- James Alfred Ewing
name = James Alfred Ewing
caption = James Alfred Ewing
27 March 1855
7 January 1935
nationality = Scottish
Sir James Alfred Ewing KCB (
27 March 1855- 7 January 1935) was a Scottish physicistand engineer, best known for his work on the magnetic properties of metals and, in particular, for his discovery of, and coinage of the word, " hysteresis".
(Note: According to the book "Sir Alfred Ewing: A Pioneer in Physics and Engineering" (1946) by Professor Bates, the discovery of magnetic hysteresis probably occurred before Ewing. However, Ewing re-discovered it, studied it in detail and coined the word "
hysteresis". Please see reference below.)
Dundee, Scotland, the third son of a minister of the Free Church of Scotland and educated at West End Academy and the High School of Dundee, Ewing showed an early interest in scienceand technology.
Ewing graduated in
engineeringfrom the University of Edinburghwhere he studied under William Thomson, 1st Baron Kelvinand Peter Guthrie Tait. During his summer vacations, he worked on telegraphcable laying expeditions, including one to Brazil, under Thomson and Fleeming Jenkin.
In 1878, on Fleeming Jenkin's recommendation, Ewing was recruited to help the modernisation of
Meiji Era Japanas one of the " o-yatoi gaikokujin" (hired foreigners). Serving as professor of mechanical engineeringat the University of Tokyo, he was instrumental in founding Japanese seismology.
Ewing made two special friends at Tokyo University soon after arriving:
Basil Hall Chamberlainand Lieutenant Thomas Henry JamesR.N. who taught navigation. He was also in close contact with Henry Dyerand William Edward Ayrtonat the Imperial College of Engineering(Kobu Dai Gakko).
In Tokyo, Ewing taught courses in mechanics and on heat engines to engineering students, and electricity and magnetism to students of physics. He carried out many research projects on magnetism and coined the word 'hysteresis'. His investigations into earthquakes led him to help T. Lomar Gray and
John Milneof the Imperial College of Engineering to develop a seismometer. All three men worked as a team on the invention and use of seismographs, though Milne is generally credited with the invention of the first modern horizontal-pendulum seismograph.
In 1883, Ewing returned to Scotland to work at the University College Dundee where he was appalled by the living conditions of many of the poorer areas of the town which he felt compared unfavourably with those in Japan. He worked fervently with local government and industry to improve amenities, in particular
sewersystems, and to lower the infant mortality rate.
University of Cambridge
In 1890, he took up the post of professor of mechanism and applied mechanics at
King's College, Cambridge. At Cambridge, Ewing's research into the magnetisation of metals led him to criticise the conventional account of Wilhelm Weber. In 1890, he observed that magnetisation lagged behind an applied alternating current. He described the characteristic hysteresis curve and speculated that individual molecules act as magnets, resisting changes in magnetising potential. Ewing was a close friend of Sir Charles Algernon Parsonsand collaborated with him on the development of the steam turbine, participating in the sea-trials of the " Turbinia". He also researched into the crystalline structure of metals and, in 1903, was the first to propose that fatigue failures originated in microscopic defects or "slip bands" in materials.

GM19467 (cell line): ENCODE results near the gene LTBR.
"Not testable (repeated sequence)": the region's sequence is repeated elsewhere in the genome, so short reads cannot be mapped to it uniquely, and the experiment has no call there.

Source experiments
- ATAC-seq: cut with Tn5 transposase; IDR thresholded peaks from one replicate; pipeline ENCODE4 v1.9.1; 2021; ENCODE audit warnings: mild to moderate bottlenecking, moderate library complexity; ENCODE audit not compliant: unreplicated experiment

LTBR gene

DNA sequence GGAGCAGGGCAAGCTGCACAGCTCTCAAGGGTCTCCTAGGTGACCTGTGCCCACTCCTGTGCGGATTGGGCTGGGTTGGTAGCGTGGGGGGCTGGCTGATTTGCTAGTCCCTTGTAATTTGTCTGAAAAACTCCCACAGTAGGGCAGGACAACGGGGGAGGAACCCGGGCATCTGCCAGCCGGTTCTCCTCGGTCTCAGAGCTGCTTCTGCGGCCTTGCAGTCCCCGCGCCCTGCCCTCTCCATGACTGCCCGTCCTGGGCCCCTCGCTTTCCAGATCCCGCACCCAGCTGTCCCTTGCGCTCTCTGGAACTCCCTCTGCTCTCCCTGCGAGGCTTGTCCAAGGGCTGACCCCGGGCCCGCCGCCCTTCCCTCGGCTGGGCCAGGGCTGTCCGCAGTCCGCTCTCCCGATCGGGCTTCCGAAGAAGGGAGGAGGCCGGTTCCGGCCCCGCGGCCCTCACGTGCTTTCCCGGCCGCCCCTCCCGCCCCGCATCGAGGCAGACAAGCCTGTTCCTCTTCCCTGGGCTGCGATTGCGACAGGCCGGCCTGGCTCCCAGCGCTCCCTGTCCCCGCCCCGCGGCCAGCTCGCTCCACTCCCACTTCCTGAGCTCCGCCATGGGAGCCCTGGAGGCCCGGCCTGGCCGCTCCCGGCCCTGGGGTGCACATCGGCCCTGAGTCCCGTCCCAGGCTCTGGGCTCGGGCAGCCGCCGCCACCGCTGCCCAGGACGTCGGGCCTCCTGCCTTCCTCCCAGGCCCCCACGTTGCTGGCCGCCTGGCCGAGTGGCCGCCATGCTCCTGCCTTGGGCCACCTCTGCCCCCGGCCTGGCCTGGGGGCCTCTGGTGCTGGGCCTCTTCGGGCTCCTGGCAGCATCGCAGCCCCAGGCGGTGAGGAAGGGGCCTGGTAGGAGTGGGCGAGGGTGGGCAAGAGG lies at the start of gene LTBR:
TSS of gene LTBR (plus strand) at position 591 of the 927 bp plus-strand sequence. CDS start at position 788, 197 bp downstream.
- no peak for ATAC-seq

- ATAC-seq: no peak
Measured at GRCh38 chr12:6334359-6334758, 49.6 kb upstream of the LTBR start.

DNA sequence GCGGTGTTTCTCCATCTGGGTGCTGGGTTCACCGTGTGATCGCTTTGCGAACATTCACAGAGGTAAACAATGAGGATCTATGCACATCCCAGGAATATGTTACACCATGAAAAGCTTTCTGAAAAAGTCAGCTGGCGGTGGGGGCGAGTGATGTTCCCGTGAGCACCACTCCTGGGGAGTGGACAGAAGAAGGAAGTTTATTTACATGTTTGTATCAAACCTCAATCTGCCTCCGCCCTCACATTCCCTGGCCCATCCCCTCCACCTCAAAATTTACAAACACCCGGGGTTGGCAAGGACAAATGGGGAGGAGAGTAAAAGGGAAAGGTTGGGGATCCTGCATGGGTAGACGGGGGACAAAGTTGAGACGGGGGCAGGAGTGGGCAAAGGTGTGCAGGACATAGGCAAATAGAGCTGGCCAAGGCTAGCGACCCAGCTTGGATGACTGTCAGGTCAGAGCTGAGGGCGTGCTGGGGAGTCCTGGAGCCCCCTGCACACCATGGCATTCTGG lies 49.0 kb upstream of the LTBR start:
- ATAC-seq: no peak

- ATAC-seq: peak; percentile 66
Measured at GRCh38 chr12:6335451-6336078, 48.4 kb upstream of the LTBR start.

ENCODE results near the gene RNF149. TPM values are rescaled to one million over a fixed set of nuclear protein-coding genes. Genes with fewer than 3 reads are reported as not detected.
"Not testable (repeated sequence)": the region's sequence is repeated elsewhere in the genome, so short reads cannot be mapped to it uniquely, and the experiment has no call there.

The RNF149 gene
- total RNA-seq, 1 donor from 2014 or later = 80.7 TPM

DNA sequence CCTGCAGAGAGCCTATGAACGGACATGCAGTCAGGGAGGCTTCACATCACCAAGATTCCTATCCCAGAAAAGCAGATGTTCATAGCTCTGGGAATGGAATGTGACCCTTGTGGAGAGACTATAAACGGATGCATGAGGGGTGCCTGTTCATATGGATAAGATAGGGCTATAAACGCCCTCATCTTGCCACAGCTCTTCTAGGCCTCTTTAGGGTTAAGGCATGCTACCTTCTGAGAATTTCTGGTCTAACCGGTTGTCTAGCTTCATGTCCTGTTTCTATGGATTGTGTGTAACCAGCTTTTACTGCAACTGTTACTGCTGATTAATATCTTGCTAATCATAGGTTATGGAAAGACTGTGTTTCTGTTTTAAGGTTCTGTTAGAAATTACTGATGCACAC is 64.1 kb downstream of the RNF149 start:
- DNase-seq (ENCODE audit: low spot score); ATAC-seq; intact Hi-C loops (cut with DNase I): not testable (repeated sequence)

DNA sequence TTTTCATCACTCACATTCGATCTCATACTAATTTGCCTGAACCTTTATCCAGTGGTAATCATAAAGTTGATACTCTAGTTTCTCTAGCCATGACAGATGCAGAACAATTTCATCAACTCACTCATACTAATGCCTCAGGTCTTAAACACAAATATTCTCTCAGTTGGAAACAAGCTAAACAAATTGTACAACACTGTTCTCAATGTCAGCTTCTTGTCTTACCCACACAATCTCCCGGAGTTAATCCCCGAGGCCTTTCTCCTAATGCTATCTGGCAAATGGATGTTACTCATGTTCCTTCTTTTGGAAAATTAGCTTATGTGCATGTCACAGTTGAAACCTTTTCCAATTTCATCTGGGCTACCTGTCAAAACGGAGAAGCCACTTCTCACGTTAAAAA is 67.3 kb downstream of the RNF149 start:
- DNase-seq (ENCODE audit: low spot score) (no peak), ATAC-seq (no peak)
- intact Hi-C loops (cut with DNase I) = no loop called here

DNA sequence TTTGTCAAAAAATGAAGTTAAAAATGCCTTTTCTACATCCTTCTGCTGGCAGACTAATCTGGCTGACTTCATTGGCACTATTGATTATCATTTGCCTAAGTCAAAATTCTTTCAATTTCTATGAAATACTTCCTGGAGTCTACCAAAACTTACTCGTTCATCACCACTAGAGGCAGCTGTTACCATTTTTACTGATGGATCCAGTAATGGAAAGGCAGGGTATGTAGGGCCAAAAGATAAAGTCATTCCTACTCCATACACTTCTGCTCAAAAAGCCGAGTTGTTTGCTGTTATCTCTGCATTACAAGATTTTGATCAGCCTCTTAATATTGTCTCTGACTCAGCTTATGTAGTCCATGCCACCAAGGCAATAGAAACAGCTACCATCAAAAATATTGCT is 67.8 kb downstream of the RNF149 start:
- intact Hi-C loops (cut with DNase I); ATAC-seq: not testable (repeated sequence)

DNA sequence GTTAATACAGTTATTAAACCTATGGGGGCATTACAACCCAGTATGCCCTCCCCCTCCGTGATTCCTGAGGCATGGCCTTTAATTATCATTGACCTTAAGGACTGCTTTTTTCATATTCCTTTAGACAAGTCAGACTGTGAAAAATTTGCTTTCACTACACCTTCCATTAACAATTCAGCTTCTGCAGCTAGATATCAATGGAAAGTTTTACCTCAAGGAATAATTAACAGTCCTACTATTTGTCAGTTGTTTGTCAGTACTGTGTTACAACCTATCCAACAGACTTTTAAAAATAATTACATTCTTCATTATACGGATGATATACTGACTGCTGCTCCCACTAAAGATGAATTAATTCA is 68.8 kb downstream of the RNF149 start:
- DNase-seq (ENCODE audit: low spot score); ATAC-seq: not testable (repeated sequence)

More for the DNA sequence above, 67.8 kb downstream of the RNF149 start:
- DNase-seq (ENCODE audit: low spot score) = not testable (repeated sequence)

University of Edinburgh
In 1903, he became director of naval education at the
Admiraltybefore becoming principal and vice-chancellor of the University of Edinburghin 1916, a post he held until his retirement in 1929. From 1914 to May 1917, he managed " Room 40", the admiralty intelligence department of cryptanalysis, responsible predominantly for the decryption of intercepted German naval messages. In this capacity, he achieved some notoriety in the popular press when Room 40 deciphered the Zimmermann Telegramin 1917 (which suggested a German plot to assist Mexicoin annexing the southwestern United States).
In May 1916 Ewing accepted an invitation to become Vice-Chancellor of Edinburgh University, in the course of which he instituted an extensive series of effective reforms.
Knighted in 1911, Sir James Alfred Ewing retired from Edinburgh University in 1929 and died in 1935.
*Fellow of the
Royal Society of Edinburgh(1878);
*Fellow of the
*President of the Royal Society of Edinburgh (1924 - 1929);
*Albert Medal of the
Royal Society of Arts(1929);
*President of the
British Association for the Advancement of Science(1932);
James Alfred Ewing Medalof the Institution of Civil Engineershas been awarded for "specially meritorious contributions to the science of engineering in the field of research" since 1938.
*cite book | author=Ewing, J.A. | title=Treatise on Earthquake Measurement | year=1883
*cite book | author=- | title=Magnetic Induction in Iron and Other Metals | year=1891 | location=London | publisher=Van Nostrand
*cite book | author=- | title=The Steam Engine and other Heat Engines | year=1894
*cite book | author=- | title=The Strength of Materials | year=1899
*cite book | author=- | title=The Mechanical Production of Gold | year=1908
*cite book | author=- | title=Thermodynamics for Engineers | year=1920
*cite book | author=- | title=The Mechanical Production of Cold | year=1921 | location=Cambridge | publisher=Cambridge University Press
*cite book | author=- | title=An Engineer's Outlook | year=1933 | publisher=Methuen | location=London
*Bates, L. F. (1946) "Sir Alfred Ewing: A Pioneer in Physics and Engineering" ISBN 1-114-51704-6
*Pedlar, Neil, 'James Alfred Ewing and his circle of pioneering physicists in Meiji Japan', Hoare, J.E. ed., "Britain & Japan: Biographical Portraits" Volume III Chapter 8. Japan Library (1999). ISBN 1-873410-89-1
Wikimedia Foundation. 2010.